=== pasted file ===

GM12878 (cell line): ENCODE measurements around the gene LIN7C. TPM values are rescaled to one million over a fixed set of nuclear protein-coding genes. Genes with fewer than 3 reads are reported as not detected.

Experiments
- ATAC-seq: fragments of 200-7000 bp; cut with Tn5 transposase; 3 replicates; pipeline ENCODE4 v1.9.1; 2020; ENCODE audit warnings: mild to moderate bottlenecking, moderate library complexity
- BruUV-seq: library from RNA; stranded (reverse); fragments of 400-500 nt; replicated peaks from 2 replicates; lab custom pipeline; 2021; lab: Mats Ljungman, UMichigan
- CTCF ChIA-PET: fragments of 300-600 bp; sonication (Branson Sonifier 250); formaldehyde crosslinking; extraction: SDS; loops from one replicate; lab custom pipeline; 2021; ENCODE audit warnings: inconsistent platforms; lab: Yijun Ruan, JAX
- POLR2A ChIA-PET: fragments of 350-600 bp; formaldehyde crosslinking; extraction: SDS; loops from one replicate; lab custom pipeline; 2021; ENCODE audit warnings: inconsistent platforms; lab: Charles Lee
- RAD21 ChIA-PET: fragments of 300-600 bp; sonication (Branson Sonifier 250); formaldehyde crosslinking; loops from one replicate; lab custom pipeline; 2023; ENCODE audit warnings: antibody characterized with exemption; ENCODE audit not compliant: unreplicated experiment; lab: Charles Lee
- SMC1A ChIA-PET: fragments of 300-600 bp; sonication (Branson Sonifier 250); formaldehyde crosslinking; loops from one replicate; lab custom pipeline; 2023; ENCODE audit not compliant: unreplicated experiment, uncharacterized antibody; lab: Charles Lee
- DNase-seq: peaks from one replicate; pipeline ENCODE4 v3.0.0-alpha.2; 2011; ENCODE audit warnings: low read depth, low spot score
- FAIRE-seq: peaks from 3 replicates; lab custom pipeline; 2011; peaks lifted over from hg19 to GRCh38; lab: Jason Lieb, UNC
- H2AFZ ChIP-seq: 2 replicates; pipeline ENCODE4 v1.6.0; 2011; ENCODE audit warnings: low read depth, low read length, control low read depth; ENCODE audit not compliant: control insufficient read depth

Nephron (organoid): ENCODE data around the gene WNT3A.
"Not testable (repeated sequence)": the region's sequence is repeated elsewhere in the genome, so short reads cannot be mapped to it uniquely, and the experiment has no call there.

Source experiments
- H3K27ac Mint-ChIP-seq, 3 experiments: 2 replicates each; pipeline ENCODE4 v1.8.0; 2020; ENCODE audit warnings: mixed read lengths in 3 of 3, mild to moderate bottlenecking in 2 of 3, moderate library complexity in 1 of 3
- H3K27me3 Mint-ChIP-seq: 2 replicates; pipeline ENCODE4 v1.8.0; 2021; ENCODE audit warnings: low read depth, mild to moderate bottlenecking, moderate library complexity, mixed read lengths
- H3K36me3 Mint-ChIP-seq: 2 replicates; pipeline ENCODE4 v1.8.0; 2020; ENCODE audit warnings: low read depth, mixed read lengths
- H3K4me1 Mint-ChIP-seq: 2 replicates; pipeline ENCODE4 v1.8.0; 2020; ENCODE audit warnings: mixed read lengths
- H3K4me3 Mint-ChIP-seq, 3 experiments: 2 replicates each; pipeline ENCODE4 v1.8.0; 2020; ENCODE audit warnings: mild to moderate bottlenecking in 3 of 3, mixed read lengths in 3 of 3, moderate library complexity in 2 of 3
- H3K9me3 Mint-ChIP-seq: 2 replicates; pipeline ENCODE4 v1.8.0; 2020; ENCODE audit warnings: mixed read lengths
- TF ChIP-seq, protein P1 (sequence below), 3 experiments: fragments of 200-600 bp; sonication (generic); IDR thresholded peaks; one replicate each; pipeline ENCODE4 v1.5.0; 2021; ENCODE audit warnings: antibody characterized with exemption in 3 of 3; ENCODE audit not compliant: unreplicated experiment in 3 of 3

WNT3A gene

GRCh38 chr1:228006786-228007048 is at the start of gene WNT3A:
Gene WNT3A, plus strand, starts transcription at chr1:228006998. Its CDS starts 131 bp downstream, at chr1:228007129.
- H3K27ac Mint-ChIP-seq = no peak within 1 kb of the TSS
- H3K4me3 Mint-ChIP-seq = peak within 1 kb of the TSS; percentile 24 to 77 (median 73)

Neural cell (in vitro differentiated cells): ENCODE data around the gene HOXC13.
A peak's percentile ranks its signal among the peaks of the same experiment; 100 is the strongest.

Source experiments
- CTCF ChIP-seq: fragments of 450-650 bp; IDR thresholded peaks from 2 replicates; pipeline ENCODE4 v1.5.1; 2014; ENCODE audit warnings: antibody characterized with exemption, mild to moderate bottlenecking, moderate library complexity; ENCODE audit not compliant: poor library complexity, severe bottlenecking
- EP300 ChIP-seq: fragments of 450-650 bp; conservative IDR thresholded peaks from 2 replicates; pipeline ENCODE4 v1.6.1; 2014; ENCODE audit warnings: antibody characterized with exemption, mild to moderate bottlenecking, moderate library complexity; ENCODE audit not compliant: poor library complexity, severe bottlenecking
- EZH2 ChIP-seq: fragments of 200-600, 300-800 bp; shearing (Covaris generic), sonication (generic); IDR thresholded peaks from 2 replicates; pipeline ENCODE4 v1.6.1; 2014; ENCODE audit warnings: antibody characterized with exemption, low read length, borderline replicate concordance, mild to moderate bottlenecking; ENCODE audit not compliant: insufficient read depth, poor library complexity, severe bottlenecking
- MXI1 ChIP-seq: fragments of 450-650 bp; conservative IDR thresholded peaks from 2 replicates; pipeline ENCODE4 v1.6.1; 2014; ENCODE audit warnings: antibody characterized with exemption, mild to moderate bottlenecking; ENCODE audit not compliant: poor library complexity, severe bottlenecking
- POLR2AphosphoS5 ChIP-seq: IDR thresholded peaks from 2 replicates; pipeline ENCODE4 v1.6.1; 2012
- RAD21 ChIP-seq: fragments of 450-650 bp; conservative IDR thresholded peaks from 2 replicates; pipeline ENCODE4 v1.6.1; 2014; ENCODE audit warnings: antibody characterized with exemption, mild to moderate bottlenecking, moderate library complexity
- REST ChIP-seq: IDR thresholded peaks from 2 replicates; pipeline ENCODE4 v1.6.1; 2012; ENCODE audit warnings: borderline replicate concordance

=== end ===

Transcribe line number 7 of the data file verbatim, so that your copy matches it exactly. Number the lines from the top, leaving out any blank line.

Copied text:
- RAD21 ChIA-PET: fragments of 300-600 bp; sonication (Branson Sonifier 250); formaldehyde crosslinking; loops from one replicate; lab custom pipeline; 2023; ENCODE audit warnings: antibody characterized with exemption; ENCODE audit not compliant: unreplicated experiment; lab: Charles Lee